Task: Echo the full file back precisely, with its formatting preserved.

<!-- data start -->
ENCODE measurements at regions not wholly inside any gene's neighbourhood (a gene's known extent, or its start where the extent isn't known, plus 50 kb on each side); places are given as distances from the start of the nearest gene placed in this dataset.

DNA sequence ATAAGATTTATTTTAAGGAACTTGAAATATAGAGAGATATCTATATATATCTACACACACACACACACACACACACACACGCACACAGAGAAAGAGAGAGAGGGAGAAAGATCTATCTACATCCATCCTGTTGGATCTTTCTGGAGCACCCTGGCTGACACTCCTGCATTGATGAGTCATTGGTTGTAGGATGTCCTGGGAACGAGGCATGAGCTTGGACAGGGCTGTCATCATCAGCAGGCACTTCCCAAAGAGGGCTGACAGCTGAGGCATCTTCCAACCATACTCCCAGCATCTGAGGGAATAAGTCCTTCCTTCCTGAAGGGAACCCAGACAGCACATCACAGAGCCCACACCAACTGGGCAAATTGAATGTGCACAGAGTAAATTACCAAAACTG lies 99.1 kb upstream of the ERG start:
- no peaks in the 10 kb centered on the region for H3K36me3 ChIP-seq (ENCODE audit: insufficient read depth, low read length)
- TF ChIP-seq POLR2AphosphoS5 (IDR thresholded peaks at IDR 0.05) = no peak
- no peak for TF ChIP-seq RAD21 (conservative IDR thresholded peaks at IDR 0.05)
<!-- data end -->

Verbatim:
ENCODE measurements at regions not wholly inside any gene's neighbourhood (a gene's known extent, or its start where the extent isn't known, plus 50 kb on each side); places are given as distances from the start of the nearest gene placed in this dataset.

DNA sequence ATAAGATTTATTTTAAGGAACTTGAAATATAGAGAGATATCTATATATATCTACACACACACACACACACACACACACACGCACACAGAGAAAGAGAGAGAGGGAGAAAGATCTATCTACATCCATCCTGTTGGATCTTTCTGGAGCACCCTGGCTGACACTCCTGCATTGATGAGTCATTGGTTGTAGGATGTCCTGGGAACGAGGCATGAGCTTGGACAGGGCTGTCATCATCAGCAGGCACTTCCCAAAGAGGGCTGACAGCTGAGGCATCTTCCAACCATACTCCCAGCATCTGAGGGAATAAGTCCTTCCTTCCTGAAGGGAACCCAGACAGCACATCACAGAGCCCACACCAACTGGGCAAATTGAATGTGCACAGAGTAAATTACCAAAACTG lies 99.1 kb upstream of the ERG start:
- no peaks in the 10 kb centered on the region for H3K36me3 ChIP-seq (ENCODE audit: insufficient read depth, low read length)
- TF ChIP-seq POLR2AphosphoS5 (IDR thresholded peaks at IDR 0.05) = no peak
- no peak for TF ChIP-seq RAD21 (conservative IDR thresholded peaks at IDR 0.05)